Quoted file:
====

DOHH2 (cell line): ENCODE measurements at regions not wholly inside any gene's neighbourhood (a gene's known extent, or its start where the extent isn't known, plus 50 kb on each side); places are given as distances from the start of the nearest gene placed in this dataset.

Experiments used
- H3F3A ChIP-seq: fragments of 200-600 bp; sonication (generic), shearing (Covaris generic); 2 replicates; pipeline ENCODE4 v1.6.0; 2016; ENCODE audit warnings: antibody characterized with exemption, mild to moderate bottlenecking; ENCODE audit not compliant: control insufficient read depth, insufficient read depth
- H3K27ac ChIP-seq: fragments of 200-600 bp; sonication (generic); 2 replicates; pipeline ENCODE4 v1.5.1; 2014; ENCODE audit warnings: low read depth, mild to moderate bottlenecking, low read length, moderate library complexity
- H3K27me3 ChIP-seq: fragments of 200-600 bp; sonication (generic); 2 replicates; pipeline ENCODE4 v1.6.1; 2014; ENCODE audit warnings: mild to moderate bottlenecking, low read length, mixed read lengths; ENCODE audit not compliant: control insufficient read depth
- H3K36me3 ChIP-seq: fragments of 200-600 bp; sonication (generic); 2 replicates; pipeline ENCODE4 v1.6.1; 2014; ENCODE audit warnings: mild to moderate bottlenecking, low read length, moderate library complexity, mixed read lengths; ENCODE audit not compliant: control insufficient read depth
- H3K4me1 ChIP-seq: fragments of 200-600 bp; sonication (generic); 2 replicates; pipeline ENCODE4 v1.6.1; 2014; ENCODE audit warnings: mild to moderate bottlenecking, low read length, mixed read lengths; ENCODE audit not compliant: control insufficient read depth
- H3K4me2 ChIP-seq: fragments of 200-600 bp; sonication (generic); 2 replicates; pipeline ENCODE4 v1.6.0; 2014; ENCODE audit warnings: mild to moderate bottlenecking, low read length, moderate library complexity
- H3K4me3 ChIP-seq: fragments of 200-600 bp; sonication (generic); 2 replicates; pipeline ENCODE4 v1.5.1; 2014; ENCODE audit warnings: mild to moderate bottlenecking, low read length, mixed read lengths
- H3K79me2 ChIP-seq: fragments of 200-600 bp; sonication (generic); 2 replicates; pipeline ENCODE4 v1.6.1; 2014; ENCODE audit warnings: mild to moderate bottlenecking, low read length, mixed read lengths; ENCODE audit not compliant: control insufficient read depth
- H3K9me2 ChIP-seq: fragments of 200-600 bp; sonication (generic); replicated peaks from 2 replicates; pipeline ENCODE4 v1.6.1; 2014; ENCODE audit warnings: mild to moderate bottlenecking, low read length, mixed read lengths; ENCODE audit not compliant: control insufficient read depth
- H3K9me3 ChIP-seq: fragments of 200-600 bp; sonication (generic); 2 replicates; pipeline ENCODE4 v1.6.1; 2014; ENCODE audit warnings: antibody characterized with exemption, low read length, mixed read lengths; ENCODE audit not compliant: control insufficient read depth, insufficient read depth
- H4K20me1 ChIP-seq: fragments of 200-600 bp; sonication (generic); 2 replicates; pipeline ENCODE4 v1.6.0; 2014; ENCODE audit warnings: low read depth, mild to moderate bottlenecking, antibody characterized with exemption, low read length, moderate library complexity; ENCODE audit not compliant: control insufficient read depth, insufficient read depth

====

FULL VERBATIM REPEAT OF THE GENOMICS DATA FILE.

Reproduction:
DOHH2 (cell line): ENCODE measurements at regions not wholly inside any gene's neighbourhood (a gene's known extent, or its start where the extent isn't known, plus 50 kb on each side); places are given as distances from the start of the nearest gene placed in this dataset.

Experiments used
- H3F3A ChIP-seq: fragments of 200-600 bp; sonication (generic), shearing (Covaris generic); 2 replicates; pipeline ENCODE4 v1.6.0; 2016; ENCODE audit warnings: antibody characterized with exemption, mild to moderate bottlenecking; ENCODE audit not compliant: control insufficient read depth, insufficient read depth
- H3K27ac ChIP-seq: fragments of 200-600 bp; sonication (generic); 2 replicates; pipeline ENCODE4 v1.5.1; 2014; ENCODE audit warnings: low read depth, mild to moderate bottlenecking, low read length, moderate library complexity
- H3K27me3 ChIP-seq: fragments of 200-600 bp; sonication (generic); 2 replicates; pipeline ENCODE4 v1.6.1; 2014; ENCODE audit warnings: mild to moderate bottlenecking, low read length, mixed read lengths; ENCODE audit not compliant: control insufficient read depth
- H3K36me3 ChIP-seq: fragments of 200-600 bp; sonication (generic); 2 replicates; pipeline ENCODE4 v1.6.1; 2014; ENCODE audit warnings: mild to moderate bottlenecking, low read length, moderate library complexity, mixed read lengths; ENCODE audit not compliant: control insufficient read depth
- H3K4me1 ChIP-seq: fragments of 200-600 bp; sonication (generic); 2 replicates; pipeline ENCODE4 v1.6.1; 2014; ENCODE audit warnings: mild to moderate bottlenecking, low read length, mixed read lengths; ENCODE audit not compliant: control insufficient read depth
- H3K4me2 ChIP-seq: fragments of 200-600 bp; sonication (generic); 2 replicates; pipeline ENCODE4 v1.6.0; 2014; ENCODE audit warnings: mild to moderate bottlenecking, low read length, moderate library complexity
- H3K4me3 ChIP-seq: fragments of 200-600 bp; sonication (generic); 2 replicates; pipeline ENCODE4 v1.5.1; 2014; ENCODE audit warnings: mild to moderate bottlenecking, low read length, mixed read lengths
- H3K79me2 ChIP-seq: fragments of 200-600 bp; sonication (generic); 2 replicates; pipeline ENCODE4 v1.6.1; 2014; ENCODE audit warnings: mild to moderate bottlenecking, low read length, mixed read lengths; ENCODE audit not compliant: control insufficient read depth
- H3K9me2 ChIP-seq: fragments of 200-600 bp; sonication (generic); replicated peaks from 2 replicates; pipeline ENCODE4 v1.6.1; 2014; ENCODE audit warnings: mild to moderate bottlenecking, low read length, mixed read lengths; ENCODE audit not compliant: control insufficient read depth
- H3K9me3 ChIP-seq: fragments of 200-600 bp; sonication (generic); 2 replicates; pipeline ENCODE4 v1.6.1; 2014; ENCODE audit warnings: antibody characterized with exemption, low read length, mixed read lengths; ENCODE audit not compliant: control insufficient read depth, insufficient read depth
- H4K20me1 ChIP-seq: fragments of 200-600 bp; sonication (generic); 2 replicates; pipeline ENCODE4 v1.6.0; 2014; ENCODE audit warnings: low read depth, mild to moderate bottlenecking, antibody characterized with exemption, low read length, moderate library complexity; ENCODE audit not compliant: control insufficient read depth, insufficient read depth